UPDATE: A Ruby Christmas is FREE on Kindle
Friday, December 13 through Monday, December 16.
Read Chapter One here.
Read Chapter Two here.
Read Chapter Three here.
A Ruby Christmas
by Ruth O'Neil
Here she was at the base of the Blue Ridge Mountains in Virginia getting fitted for a pair of hiking boots. She’d only seen this style of footwear in magazines at the dentist office. Her cowboy boots had always worked just fine, but the note he’d left assured her that where she was going next required a sole with treads.
Chet Welton, an old college roommate of Daddy’s, lived tucked away in the wilderness. Ruby thought the Buckner ranch was isolated. But this was ridiculous. At least in Texas she had a truck for transportation.
She had to admit this part of the country was pretty. So much green! The woods here were thicker than maple syrup, and the rolling terrain made Texas Hill Country look like speed bumps. But at home she could see for miles without anything getting in her way. Here she’d be lucky to see a quarter of a mile in one direction. She’d find out soon if she suffered from claustrophobia.
The store owner, a pleasant older gentleman, finished tying the long laces for her. “I think these are perfect. How do they feel?”
“I’m not quite sure how they’re supposed to feel.”
“Don’t forget your map. I’ve highlighted the trail so you won’t get lost.”
Ruby slung the backpack over her shoulders, carrying only necessities for a couple of days and a gift for the family. The store clerk, a friend of Chet’s, was letting her leave her suitcase and the dog crate in his storage area.
She went outside to retrieve Yippee. He was sitting patiently where she had left him. He seemed to be enjoying the scenery.
He stood on his hind legs and jumped in a circle, his front paws batting the air.
“You’re enjoyin’ this escapade far more than you should.” She untied his leash from the porch railing in front of the store and her cell phone beeped.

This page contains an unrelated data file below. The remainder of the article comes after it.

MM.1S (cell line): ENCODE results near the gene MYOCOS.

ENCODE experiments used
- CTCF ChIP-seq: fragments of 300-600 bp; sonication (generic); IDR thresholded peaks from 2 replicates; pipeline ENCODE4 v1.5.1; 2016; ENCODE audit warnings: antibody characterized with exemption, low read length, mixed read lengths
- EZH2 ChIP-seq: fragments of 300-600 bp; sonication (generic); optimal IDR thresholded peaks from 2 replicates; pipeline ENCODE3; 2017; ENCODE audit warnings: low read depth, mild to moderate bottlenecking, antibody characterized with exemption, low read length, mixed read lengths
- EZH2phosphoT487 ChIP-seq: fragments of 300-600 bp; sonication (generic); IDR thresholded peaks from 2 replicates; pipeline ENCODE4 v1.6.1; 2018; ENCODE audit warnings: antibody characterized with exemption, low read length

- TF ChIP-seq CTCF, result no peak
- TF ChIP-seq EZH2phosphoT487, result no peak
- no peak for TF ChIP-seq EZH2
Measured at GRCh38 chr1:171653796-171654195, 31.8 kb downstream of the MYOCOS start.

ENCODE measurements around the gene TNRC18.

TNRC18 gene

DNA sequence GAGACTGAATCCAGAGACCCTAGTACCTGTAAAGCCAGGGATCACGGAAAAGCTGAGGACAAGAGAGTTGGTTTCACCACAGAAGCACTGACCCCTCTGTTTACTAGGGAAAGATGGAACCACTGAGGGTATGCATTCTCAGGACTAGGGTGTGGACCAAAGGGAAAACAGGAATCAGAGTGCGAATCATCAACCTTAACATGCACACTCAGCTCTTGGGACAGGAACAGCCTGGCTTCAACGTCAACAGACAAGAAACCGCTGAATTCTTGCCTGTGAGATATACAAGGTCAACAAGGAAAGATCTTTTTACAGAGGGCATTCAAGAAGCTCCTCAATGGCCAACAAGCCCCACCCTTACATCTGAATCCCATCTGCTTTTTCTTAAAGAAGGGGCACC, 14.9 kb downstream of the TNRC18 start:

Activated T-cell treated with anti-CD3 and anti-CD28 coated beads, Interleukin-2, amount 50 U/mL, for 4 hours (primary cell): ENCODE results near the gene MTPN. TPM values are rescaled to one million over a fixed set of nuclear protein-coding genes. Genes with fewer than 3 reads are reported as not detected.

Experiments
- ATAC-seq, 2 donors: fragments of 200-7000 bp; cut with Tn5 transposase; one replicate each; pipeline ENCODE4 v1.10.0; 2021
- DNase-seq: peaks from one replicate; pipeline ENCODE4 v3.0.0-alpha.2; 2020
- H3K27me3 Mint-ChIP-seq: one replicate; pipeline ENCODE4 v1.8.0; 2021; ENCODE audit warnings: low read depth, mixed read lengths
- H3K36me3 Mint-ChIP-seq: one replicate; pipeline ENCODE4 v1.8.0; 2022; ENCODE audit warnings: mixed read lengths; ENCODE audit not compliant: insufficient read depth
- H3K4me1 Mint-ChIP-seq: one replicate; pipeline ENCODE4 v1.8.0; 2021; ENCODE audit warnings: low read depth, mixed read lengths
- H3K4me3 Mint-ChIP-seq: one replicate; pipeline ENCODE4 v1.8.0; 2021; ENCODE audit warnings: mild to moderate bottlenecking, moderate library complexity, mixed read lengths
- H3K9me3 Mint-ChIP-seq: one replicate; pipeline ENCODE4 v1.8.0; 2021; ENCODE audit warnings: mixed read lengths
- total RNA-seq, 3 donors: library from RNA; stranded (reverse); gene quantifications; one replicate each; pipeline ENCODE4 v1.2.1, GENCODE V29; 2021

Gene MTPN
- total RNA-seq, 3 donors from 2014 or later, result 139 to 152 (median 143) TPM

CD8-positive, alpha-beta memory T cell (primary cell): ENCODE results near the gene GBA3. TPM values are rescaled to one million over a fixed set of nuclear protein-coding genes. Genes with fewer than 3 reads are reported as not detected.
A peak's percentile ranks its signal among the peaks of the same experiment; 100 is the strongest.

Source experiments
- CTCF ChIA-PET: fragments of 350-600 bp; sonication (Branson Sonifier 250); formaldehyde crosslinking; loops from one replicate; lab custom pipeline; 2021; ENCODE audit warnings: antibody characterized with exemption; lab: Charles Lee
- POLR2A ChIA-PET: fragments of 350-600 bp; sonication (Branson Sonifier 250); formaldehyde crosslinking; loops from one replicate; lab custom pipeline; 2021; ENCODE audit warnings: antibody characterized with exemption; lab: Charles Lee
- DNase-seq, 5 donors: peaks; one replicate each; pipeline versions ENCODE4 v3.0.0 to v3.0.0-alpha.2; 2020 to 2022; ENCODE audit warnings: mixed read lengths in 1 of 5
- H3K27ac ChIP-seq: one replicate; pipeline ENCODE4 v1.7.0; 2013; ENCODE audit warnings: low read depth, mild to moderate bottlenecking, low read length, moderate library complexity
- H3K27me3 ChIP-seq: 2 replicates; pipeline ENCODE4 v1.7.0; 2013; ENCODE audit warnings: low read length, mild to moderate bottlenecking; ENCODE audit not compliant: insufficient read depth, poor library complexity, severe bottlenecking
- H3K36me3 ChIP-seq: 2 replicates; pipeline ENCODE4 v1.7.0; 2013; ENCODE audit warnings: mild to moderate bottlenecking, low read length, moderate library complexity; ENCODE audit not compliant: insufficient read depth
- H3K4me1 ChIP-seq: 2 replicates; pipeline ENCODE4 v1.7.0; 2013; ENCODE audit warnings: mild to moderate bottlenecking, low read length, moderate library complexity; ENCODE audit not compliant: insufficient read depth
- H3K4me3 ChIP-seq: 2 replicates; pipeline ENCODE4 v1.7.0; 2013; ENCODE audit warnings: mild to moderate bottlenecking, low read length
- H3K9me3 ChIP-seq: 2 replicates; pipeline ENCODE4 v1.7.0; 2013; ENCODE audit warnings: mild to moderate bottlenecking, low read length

A text! Rescuing the cell from her pack, she read the sender’s name and opened the message.
THOUGHT ABOUT YOU WHILE CATCHING WAVES THIS MORNING. J. S.
She punched out a return message. “Will I see you—?” No, sounds too eager. She erased that. “Where are you flying to—?” No, Jonathan said he’d surprise her if possible. She erased that. “Yippee says hi—” No, that’s dumb …
She accidentally pressed send. “Oh, horse apples!”
“I know. I know. Let’s go.” Ruby put the cell away for now. She could text him once she arrived at the Weltons.
Consulting the map one more time, she headed out.
The first part of the trail was easy, but after an hour, the new boots rubbed her pinky toes raw. Spotting a large boulder, she sat for a moment and got a drink of water for both her and Yippee.
She smiled at his tongue hanging out. “With your mouth open like that, Momma would say you’re tryin’ to catch flies.”
The cool air swirled around her ears, and she pulled the hood of her sweatshirt up over her head. Thinner air had her breathing almost as heavy as it had in Colorado. Trading the water for the map, she checked her route. She had covered most of the highlighted part, if the trail markers were correct.
“We better get to it. Hope it’s not much farther.”
They started back up the trail with Ruby trying not to count the minutes. After an endless half hour, the trees opened up to a clearing. A wood-sided house sat smack-dab in the middle. It looked as if someone had cleared just enough land for a house, barn, and garden and left the rest of the mountain intact.
Startled by the fanatical screeching, Ruby jolted to a stop and whipped her gaze left.
A little redheaded girl with braids like Ruby’s bounded out of the trees and ran into the house, shouting. “She’s here! She’s here!”
Before Ruby took two more steps, a bunch of kids roughly elementary school age burst through the door and ran toward her. Little boys in denim overalls and striped shirts. Girls wearing patterned dresses and sweaters.
Yippee darted out of the way and hid behind a tree. Yapping.
“Welcome! Welcome!” Seven voices drowned out his barking.
“Hi?” Ruby grinned at a sandy-blonde haired girl hopping in place. Two front teeth missing.
“You kids get back here!” A woman in a blue-checkered dress waved her hands and strode toward Ruby.
“You’re going to scare the poor girl away.”
The woman in her mid-thirties made her way to the front of the crowd and shook Ruby’s hand. “Hi, I’m Celia Welton. This here’s my brood.” She turned to the seven. “Children, this is Miss Ruby.”
“I’m Josiah,” said a boy about eight. “Like the boy king of Judah.”
“Nice to meet ya, King Josiah.” Ruby shook his hand and prayed she could remember everyone’s name.
“Come on in the house.” Celia took her backpack and handed it to Josiah. “You’re probably cold and tired from your hike. I’ll fix you a cup of hot cocoa.”